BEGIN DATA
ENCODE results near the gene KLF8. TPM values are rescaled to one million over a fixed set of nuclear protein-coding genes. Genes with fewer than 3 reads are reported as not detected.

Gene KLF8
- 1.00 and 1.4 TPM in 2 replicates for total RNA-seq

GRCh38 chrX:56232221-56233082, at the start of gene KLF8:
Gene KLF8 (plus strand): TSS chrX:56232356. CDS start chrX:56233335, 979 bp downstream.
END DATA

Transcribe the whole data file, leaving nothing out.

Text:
ENCODE results near the gene KLF8. TPM values are rescaled to one million over a fixed set of nuclear protein-coding genes. Genes with fewer than 3 reads are reported as not detected.

Gene KLF8
- 1.00 and 1.4 TPM in 2 replicates for total RNA-seq

GRCh38 chrX:56232221-56233082, at the start of gene KLF8:
Gene KLF8 (plus strand): TSS chrX:56232356. CDS start chrX:56233335, 979 bp downstream.